Once it was finished I stood back to survey my handy work and was relishing my good fortune of finding a product that worked right out of the can. seemed to be just a bit off from the wall color on the connecting walls. I wasn't sure if I was seeing what I thought I was seeing and then Mister rounded the corner and asked "Is that lavender?" UGH!!!! Yes!    


       Yes, yes, sigh.
(Hanging my head loooow.) It's lavender but maybe it is just the lighting or something. Wait til the sun moves around, turn the overhead light on, do something, tilt your head, squint, anything.... UGH! It's lavender.

I could also see the edges of the wood where we had so carefully made sure to space them. They were still the unfinish pine color. That's NOT going to work. So, now my thinking was that the vinegar stuff will give it all a woodsy color over the lavender gray and it will fix it.

GAH! Nope. My wall was now completely stained in the ironized vinegar concoction and it was blotchy because I worked from the left side of the wall first, then middle, then right side. As it continued to dry it was more obvious and I hated it!

What if I dry brush some white to distract from the blotchy?

Okay, this may work. Wait. What's happening? The vinegar stuff was turning the white a yellow color... it kept bleeding through...and it stinks like... vinegar! The whole point of not using traditional stain was that we didn't want it to smell and while vinegar is not toxic it still stinks. On all my samples why hadn't I noticed this?! Ugh! 

At this point I told Mister, " I am a fraud! I have no business doing this stuff, why would anyone want to read about this?" He listened to me whine then told me that I would figure it out. Okay.

The vinegar stuff does stink. Mister said he didn't smell it but I did and felt like I had been for a few days. It only stopped once I brushed on a sealer. I used a bottle of water based wood sealer I had on hand and let it dry. The next day I hit the wall again with a watered down chalk paint in gray. Too dark.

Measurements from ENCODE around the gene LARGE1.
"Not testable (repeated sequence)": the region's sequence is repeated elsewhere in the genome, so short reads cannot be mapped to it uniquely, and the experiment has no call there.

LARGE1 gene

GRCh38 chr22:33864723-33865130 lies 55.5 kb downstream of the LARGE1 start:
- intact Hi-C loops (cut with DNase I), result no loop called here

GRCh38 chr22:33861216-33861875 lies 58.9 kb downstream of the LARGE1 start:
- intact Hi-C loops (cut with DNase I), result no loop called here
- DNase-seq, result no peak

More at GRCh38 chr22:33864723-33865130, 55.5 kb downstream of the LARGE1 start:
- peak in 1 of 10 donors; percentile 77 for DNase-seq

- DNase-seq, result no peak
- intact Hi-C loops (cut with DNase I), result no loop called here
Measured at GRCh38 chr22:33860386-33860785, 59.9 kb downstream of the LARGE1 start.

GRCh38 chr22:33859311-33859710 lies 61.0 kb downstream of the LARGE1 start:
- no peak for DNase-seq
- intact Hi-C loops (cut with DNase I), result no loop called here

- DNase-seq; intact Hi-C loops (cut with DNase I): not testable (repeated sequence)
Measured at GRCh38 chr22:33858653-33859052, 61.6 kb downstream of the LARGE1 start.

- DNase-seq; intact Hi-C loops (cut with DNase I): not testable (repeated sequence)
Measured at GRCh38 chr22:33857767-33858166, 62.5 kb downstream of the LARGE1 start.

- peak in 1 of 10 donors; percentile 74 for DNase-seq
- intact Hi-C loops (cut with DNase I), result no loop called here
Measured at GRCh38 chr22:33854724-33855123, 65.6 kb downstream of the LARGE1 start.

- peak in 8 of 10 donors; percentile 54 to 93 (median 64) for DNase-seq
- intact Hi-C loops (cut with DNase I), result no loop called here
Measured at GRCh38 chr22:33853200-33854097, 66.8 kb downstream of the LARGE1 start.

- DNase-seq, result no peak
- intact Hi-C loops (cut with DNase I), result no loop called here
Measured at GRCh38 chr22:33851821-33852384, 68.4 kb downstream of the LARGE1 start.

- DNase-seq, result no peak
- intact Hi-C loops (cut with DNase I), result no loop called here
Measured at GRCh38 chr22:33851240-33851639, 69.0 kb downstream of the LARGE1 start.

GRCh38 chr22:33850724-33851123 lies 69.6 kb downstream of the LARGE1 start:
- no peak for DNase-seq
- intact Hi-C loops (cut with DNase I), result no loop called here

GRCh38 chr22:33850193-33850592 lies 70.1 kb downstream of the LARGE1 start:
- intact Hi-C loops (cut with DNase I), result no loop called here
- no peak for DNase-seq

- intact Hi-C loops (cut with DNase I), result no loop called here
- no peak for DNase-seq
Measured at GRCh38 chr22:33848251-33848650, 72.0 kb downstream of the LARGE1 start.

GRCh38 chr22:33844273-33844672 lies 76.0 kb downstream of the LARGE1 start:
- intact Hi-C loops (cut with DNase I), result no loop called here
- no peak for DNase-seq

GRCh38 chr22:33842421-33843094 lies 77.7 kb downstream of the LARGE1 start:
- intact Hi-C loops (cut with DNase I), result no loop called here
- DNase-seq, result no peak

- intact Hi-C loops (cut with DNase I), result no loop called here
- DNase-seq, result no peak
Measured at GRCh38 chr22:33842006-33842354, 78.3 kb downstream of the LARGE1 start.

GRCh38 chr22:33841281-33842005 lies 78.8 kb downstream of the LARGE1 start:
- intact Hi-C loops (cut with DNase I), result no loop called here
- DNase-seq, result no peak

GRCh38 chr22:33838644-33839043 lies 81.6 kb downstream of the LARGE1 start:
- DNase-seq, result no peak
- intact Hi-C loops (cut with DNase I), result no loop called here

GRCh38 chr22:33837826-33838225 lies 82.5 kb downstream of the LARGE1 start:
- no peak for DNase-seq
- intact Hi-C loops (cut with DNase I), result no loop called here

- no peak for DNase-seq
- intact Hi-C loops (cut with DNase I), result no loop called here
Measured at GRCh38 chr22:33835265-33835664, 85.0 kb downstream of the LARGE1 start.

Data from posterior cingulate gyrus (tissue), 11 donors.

I grabbed the white chalk paint, watered it down 50/50 and dry brushed it on. My blending skills need some work and the strokes were too much. I lightly sanded the whole wall then watered down more white chalk paint, 3 parts water to 1 part paint. With an old rag I washed the watered down paint on the wall.

Ahh..... there it is. Not exactly what I started out wanting but with the adjacent wall color and the media cabinet I think it will do quite nicely. I lost most of the knots in the wood and the grain. A little of it does show through but not like I had started out wanting, but that's okay. I like the layers of colors.

Mister painted the lattice strips down each side the same color as the adjacent wall color. Leaving them like the wood planks seemed too messy going in different direction than the planks. Because of the spacing and the dark wall color behind the planks it does resemble a painted shiplap effect. I've been staring at it for about a week now and I have decided that I love it.

Next stop for this room is crown molding and then everything gets another coat of paint. Getting close to end in this room and I am so ready! Can't wait to share it with you, too!

Important things to remember (learned from hours of missteps):

#1 It would have been much easier to do the edges before it was put up on the wall.
#2 Work one row at a time-don't stop and don't overlap. If you don't heed this warning it will be blotchy.
#3 Vinegar stinks.
#4 If you plan to paint over the vinegar stain you have to seal it so it doesn't bleed through.
#5 Don't give up! It may not turn out the way you wanted it to originally but you can end up liking  the finished product as much or more than the original plan.

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  1. It turned out BEAUTIFULLY!!!! As stressful as it is when a project is not turning out as planned, I do love when it turns out even better!

    1. Thank you, Michelle! Thanks for following along and checking out the progress. One day this room will done... hopefully before I get the urge to re-do something else. hehe